In the aftermath of his frustrating race in Belgium, Alonso quite succinctly summed up exactly what he wants for 2018.
“There needs to be one change only," he said.
Right now, that is exactly what McLaren is pushing to deliver. Jonathan Noble/Motorsport.com
|Vandoorne tests the McLaren Honda in the wet at Barcelona|
03/04/17 Honda's reputation is being damaged so badly by its poor performance in F1 the past three years there are already rumblings top brass could pull the plug before car sales begin to take a tumble.
The engines are so complicated it's easy for the manufacturers to come out with egg on their face. This is why manufacturer after manufacturer has refused to enter F1. Why spend hundreds of millions of dollars to come out looking like a loser?
Why do the engines have to be so sophisticated? Does it result in more than 9 or 10 more fans? The screaming normally aspirated engines were more exciting sounding, far less expensive, and easy enough to get right and have a chance to win some races.
Have two embarrassing years in 2015 and 2016, Fernando Alonso and Stoffel Vandoorne both ran into troubles as pre-season testing began in Spain with the double World Champion sidelined on Day One with an oil system leak.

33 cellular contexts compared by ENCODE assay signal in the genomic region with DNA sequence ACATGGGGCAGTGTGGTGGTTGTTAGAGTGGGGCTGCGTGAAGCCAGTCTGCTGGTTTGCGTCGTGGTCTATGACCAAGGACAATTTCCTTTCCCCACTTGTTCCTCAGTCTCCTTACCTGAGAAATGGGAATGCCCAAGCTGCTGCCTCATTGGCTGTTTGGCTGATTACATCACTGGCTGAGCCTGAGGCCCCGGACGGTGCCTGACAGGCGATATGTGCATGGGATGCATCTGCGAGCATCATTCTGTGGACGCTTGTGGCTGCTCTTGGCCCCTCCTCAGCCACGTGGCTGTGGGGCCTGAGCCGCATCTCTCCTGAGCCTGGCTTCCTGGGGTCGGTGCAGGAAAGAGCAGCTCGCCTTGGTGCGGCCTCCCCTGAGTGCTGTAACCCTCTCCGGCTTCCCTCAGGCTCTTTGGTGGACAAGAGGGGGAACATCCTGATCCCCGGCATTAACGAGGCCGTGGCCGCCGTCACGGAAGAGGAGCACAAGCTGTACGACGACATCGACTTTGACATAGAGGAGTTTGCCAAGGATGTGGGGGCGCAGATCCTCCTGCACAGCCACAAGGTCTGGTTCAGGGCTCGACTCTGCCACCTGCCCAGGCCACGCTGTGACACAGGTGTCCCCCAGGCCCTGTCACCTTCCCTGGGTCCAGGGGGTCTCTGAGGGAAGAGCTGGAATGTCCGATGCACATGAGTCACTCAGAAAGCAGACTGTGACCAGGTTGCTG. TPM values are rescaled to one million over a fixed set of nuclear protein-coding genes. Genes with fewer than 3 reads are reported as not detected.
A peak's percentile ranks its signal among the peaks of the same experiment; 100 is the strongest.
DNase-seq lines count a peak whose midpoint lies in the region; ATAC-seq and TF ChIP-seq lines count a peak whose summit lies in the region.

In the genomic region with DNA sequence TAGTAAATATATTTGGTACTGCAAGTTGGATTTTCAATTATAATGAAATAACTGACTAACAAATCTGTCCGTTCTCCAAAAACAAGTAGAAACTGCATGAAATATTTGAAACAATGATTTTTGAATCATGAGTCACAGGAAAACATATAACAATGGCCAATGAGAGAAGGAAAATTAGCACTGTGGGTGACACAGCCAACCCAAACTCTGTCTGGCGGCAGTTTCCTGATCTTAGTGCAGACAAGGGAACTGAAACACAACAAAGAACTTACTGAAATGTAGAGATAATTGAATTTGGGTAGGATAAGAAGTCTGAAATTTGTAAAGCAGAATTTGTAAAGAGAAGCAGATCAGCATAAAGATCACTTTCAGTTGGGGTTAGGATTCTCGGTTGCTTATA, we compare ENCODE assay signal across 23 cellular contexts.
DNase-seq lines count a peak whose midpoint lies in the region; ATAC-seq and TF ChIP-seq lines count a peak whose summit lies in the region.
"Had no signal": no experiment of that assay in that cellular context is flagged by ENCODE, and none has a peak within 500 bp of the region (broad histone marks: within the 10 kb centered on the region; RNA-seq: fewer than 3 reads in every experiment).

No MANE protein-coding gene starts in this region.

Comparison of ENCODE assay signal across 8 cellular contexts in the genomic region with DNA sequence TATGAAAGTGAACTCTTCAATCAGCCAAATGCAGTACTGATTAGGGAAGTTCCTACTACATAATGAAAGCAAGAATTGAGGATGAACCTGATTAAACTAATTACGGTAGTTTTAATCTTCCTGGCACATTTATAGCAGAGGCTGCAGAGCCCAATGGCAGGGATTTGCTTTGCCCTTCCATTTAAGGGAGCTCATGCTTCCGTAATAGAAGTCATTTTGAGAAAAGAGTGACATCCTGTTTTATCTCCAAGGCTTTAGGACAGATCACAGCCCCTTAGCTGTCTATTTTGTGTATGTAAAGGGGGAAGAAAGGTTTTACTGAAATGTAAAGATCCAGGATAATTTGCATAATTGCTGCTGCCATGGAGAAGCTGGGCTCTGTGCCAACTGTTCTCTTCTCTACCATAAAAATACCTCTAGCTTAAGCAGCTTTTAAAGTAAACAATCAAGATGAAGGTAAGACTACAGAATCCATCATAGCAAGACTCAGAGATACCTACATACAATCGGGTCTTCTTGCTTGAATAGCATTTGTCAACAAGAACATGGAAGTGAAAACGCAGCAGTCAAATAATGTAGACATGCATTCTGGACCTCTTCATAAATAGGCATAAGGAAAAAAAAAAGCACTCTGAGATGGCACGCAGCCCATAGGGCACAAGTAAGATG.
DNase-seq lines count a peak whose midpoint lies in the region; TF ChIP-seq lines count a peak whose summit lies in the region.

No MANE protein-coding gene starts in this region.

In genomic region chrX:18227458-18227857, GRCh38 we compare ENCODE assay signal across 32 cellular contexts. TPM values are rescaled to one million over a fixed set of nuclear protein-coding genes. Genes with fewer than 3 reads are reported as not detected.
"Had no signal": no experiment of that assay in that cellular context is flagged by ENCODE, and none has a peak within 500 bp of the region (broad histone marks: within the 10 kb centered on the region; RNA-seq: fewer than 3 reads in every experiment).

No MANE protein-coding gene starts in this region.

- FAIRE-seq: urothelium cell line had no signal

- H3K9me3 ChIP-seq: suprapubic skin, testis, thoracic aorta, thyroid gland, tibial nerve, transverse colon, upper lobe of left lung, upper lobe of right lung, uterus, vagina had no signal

Vandoorne didn't fare much better on Day Two as a mechanical issue, one that Honda has yet to find the cause of, limited his running.
"The first day we had an oil system issue," Honda's F1 engine chief Yusuke Hasegawa told Spanish TV station Movistar.
"Normally the oil tank has to manage the oil level but this year we had some bad oil management so that is why we need to modify the oil tank system.
"The second day we had a mechanical issue and still we don't know the root cause of the problem.
"This is more fundamental and more serious I think."
"The oil tank definitely not… the mechanical issue, I don't know yet to be confident about that, but of course I worry about that."
Honda's current troubles are not helping their relationship with McLaren.
"In the tests, of course, this is a time we need to overcome a lot of trouble.
"So sometimes we need to argue or we need to have constructive discussion, but I think we are doing a very good job and we have a very good relationship."